Christian Today Digest - June 2016

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Unless otherwise stated, articles in this magazine are transcriptions of material selected by the editor at Christian Today and were first published recently on

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Syria’s Refugees

[Reporter Hazel Southam finds out why Syria’s refugees need trauma counselling as much as food and shelter.]

Thirty-year-old Saraa is crying. She lives in one room in Irbid in Jordan with her six children. That includes twins aged nine months.

She fled her home in Deraa in Syria, in a bid to save her children’s lives. She’s done that, but at huge emotional cost.

“The war destroyed me emotionally,” she says. “When I first came here I was so broken and so aggressive. I had no-one to turn to and no-one to talk to.

“I used to scream at my children and I used to hit them sometimes. I’d hit my 12-year-old and then I’d go and cry in the corner, telling myself, ‘Why did I hit her?’“

Saraa is among tens of thousands of people who have taken part in trauma counselling in Jordan, run by Bible Society volunteers.

The scheme was first devised by the American Bible Society in 2001. It now runs in 76 countries (including Jordan and now Lebanon) and it is in 183 languages. It’s used by more than 100 different organisations.

In group sessions people look at big questions such as “Why is there suffering?”, “Where is God in suffering?”, rape as a weapon of war and how to care for traumatised children.

They also have the chance to talk about their own experiences—perhaps for the first time—and to look at what the Bible has to say about all of these things.

Naomi Dunn, Bible Society’s international advocacy support officer says: “Trauma healing works because it helps people find hope in their darkest moments. It’s not about burying the pain or forgetting what has happened, but about building a new identity that acknowledges the past without having to be defined by it, and then looking ahead to a better future.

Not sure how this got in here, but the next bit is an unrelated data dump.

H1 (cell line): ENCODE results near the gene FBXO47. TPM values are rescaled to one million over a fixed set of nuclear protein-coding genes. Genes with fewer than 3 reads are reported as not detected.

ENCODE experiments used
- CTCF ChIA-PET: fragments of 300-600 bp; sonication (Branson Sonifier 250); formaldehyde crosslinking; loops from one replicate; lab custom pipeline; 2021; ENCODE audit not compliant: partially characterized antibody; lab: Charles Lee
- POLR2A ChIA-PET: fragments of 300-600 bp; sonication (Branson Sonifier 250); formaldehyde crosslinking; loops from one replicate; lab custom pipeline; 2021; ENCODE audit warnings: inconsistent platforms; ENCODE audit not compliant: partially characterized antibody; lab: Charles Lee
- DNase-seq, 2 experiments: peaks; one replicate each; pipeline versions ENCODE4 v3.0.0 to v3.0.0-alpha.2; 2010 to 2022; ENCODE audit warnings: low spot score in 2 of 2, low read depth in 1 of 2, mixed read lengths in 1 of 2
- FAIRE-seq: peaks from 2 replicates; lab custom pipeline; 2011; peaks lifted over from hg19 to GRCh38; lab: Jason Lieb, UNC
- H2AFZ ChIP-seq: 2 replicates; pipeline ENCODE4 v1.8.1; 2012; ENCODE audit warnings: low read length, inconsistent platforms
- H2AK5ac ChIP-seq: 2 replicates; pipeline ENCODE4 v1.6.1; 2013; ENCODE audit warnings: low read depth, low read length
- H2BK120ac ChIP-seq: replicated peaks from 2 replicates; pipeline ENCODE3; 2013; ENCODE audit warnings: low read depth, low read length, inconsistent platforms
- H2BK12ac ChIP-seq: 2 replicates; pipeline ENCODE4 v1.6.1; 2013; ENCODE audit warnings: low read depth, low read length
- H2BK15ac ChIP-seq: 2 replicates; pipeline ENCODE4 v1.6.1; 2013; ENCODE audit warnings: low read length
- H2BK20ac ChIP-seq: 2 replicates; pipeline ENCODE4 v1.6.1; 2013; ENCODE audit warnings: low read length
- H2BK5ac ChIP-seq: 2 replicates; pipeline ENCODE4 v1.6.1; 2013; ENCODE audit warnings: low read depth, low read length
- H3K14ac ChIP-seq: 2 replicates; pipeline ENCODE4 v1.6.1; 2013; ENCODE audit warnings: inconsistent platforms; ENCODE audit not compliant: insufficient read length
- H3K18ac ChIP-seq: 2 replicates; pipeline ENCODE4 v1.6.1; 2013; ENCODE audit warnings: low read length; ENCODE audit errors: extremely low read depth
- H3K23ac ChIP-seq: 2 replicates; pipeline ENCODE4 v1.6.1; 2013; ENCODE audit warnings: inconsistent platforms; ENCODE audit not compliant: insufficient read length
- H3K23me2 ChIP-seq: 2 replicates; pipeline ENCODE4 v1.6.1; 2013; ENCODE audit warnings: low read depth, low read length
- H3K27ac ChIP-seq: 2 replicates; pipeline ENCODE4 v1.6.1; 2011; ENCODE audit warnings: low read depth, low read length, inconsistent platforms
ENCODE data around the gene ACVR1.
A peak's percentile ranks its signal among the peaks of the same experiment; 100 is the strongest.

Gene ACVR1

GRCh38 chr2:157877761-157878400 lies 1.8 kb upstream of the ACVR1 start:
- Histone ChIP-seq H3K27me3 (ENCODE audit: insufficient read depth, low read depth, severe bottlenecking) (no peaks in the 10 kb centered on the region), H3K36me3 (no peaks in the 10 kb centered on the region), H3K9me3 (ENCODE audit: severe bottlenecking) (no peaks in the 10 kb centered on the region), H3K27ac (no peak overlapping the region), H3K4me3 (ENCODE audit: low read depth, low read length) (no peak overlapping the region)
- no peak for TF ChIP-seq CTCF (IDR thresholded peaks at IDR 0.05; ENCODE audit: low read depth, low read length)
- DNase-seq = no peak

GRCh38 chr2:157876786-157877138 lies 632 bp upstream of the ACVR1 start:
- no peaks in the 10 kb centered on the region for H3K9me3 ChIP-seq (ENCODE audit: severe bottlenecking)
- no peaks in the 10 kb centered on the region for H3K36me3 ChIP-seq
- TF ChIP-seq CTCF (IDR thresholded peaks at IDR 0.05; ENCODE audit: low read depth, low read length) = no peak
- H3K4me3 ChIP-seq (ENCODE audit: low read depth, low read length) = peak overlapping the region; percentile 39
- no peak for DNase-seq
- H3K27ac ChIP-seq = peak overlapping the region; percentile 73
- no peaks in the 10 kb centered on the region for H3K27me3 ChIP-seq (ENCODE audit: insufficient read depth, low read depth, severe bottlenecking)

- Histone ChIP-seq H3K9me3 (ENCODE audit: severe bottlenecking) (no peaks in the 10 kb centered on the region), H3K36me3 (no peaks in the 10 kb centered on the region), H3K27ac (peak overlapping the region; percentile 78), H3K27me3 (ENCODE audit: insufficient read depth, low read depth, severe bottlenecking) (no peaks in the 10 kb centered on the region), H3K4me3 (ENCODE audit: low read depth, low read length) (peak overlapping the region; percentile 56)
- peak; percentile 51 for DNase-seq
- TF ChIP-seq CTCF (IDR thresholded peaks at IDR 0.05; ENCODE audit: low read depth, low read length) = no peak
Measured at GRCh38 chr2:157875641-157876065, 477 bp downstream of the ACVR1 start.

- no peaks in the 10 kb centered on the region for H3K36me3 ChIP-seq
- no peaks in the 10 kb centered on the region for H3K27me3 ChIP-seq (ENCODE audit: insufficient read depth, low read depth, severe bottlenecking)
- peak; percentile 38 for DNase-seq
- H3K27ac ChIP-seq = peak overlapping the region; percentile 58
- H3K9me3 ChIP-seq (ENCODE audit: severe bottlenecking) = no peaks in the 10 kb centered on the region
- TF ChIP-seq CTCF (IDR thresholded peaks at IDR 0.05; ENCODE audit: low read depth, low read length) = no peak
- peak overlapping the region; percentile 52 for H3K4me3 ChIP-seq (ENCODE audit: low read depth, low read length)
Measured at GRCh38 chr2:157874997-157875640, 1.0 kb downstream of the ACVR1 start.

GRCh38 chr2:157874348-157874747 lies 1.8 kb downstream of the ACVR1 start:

“The Bible is vital to this as it helps people find meaning and purpose, knowing that they are loved and not alone.”

In Irbid, Saraa is one of 10,000 people who have taken part in the trauma healing programme over the last three years.

We sit on the floor in her one-room home. I ask her what difference it has made.

“I’m a lot more calm and have more patience,” she says. “It affected me greatly, just knowing how to deal with my anger.

“At first we used to ask God, ‘Why are you leaving us? Why are you putting us through this?’ But I’ve learned that God will get us through this in the end. He cares for us.”

Everyone who wants to comes along to the group sessions, whether they are Christian or Muslim. Jordan’s population is 97 per cent Muslim and three per cent Christian. So working with people from both backgrounds is completely normal to the Bible Society of Jordan.

In fact, it’s very obvious that the counselling is not about evangelism or even faith, it’s about pouring out your heart, being listened to and finding hope.

The Bible Society of Jordan’s programme co-ordinator for trauma healing, Haya Khoury, says: “Trauma healing is much needed. The refugees have been through so much. They have been raped, threatened, their houses have been destroyed.

“I imagine myself living a good life and then living in a camp in another country, not having any food. How traumatised can you get?

“The need for trauma healing is as big as the need for food and shelter.”